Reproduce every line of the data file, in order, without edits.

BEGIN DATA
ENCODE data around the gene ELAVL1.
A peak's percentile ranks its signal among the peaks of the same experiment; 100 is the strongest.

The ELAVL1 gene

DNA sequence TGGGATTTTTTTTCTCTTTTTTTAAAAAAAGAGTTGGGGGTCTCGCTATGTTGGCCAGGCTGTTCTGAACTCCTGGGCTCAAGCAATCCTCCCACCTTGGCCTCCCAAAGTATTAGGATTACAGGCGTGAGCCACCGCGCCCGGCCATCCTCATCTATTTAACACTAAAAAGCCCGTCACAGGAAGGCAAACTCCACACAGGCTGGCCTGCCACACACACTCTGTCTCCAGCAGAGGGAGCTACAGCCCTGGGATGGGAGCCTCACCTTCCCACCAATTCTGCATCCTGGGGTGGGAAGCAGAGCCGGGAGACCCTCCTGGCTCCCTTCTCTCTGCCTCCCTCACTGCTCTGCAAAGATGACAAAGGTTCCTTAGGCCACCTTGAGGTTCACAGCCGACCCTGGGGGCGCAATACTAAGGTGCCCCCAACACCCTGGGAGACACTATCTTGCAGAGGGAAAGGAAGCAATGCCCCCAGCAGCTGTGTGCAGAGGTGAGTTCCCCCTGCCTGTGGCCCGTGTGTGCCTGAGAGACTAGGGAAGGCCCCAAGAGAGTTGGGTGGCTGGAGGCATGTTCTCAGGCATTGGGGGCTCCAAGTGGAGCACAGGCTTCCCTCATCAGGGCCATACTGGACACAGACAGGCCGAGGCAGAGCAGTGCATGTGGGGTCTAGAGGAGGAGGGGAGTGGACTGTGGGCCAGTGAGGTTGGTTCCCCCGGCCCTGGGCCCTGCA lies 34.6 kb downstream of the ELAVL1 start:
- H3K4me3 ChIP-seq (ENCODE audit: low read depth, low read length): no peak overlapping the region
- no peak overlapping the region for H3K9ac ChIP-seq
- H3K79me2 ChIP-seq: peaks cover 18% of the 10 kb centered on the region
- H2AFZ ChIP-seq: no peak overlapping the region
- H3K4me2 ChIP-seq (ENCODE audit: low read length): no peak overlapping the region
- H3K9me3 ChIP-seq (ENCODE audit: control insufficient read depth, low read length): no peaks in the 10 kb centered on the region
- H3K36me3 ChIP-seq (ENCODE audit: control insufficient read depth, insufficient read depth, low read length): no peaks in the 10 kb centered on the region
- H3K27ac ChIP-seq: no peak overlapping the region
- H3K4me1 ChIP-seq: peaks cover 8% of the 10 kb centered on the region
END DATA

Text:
ENCODE data around the gene ELAVL1.
A peak's percentile ranks its signal among the peaks of the same experiment; 100 is the strongest.

The ELAVL1 gene

DNA sequence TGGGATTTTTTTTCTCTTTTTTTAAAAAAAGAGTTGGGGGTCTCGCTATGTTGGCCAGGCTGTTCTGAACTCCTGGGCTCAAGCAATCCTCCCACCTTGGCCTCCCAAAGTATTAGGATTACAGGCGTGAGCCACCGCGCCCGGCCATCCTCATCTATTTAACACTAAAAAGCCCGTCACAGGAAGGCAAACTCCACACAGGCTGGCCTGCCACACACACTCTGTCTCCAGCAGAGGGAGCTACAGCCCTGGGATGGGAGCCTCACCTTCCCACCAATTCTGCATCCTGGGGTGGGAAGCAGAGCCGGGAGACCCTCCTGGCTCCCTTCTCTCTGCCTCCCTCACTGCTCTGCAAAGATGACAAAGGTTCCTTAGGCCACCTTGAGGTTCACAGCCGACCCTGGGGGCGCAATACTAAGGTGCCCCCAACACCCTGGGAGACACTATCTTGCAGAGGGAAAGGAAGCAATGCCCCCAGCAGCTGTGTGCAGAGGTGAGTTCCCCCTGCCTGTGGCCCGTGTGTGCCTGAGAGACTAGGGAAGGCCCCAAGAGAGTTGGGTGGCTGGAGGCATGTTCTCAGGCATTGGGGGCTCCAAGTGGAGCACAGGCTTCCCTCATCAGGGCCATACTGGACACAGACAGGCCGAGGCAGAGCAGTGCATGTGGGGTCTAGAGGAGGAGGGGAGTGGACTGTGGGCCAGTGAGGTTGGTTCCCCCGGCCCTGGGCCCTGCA lies 34.6 kb downstream of the ELAVL1 start:
- H3K4me3 ChIP-seq (ENCODE audit: low read depth, low read length): no peak overlapping the region
- no peak overlapping the region for H3K9ac ChIP-seq
- H3K79me2 ChIP-seq: peaks cover 18% of the 10 kb centered on the region
- H2AFZ ChIP-seq: no peak overlapping the region
- H3K4me2 ChIP-seq (ENCODE audit: low read length): no peak overlapping the region
- H3K9me3 ChIP-seq (ENCODE audit: control insufficient read depth, low read length): no peaks in the 10 kb centered on the region
- H3K36me3 ChIP-seq (ENCODE audit: control insufficient read depth, insufficient read depth, low read length): no peaks in the 10 kb centered on the region
- H3K27ac ChIP-seq: no peak overlapping the region
- H3K4me1 ChIP-seq: peaks cover 8% of the 10 kb centered on the region